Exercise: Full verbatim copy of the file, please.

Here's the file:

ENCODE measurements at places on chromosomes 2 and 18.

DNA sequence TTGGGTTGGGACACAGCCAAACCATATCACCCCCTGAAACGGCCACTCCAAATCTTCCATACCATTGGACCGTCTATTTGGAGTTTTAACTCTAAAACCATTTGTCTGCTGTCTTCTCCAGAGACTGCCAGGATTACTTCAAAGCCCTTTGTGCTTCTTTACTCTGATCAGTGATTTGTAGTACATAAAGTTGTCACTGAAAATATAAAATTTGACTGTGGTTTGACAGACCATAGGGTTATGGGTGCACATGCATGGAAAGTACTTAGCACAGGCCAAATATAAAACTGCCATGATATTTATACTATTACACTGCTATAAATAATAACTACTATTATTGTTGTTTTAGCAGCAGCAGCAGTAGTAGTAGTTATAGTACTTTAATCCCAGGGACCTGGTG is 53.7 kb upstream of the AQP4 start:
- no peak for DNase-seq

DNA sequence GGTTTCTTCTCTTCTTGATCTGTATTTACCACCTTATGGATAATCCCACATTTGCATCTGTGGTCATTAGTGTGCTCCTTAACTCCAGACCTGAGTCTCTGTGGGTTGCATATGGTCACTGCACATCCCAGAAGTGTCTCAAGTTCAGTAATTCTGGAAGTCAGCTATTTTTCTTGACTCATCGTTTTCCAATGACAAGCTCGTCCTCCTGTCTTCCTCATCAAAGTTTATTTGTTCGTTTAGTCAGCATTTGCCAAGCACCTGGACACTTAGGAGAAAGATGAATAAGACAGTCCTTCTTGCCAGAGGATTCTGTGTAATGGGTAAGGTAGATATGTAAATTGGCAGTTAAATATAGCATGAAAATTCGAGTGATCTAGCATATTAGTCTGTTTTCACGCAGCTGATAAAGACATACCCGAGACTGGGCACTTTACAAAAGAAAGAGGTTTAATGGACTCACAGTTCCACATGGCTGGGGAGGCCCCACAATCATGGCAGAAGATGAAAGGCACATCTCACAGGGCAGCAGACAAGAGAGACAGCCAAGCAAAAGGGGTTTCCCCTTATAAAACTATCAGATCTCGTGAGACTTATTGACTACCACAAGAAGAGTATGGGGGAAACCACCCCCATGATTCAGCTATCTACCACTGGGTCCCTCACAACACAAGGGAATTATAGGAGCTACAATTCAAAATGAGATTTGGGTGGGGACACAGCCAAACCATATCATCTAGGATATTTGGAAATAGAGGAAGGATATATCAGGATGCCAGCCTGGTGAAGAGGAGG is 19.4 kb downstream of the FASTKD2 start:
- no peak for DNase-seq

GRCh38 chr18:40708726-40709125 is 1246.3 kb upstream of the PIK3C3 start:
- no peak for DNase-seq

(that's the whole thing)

ENCODE measurements at places on chromosomes 2 and 18.

DNA sequence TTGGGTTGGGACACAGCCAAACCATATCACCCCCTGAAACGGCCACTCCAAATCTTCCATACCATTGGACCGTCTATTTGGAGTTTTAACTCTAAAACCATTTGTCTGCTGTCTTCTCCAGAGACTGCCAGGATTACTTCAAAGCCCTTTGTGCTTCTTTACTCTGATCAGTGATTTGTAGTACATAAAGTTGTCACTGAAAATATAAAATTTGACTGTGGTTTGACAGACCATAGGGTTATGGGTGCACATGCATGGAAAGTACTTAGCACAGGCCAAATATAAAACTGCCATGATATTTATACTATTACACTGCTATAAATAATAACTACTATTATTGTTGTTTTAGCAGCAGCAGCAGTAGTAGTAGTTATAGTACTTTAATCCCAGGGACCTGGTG is 53.7 kb upstream of the AQP4 start:
- no peak for DNase-seq

DNA sequence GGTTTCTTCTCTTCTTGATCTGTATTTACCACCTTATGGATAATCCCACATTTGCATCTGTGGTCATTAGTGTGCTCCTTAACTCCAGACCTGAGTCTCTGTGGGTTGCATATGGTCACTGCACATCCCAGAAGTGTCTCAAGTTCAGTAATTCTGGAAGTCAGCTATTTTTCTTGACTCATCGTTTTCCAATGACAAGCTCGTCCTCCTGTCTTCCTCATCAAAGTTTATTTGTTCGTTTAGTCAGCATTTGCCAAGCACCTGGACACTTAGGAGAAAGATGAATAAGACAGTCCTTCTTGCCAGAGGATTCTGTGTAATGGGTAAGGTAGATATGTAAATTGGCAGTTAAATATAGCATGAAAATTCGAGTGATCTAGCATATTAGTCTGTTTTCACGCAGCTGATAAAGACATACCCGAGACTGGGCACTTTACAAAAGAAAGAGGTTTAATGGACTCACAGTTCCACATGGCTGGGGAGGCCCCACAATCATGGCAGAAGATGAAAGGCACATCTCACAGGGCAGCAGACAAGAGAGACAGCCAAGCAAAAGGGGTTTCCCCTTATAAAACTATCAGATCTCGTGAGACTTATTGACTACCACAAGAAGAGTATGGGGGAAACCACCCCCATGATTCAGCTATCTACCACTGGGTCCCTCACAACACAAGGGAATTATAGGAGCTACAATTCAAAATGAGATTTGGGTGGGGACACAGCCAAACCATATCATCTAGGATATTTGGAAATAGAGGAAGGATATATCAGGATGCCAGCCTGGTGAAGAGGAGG is 19.4 kb downstream of the FASTKD2 start:
- no peak for DNase-seq

GRCh38 chr18:40708726-40709125 is 1246.3 kb upstream of the PIK3C3 start:
- no peak for DNase-seq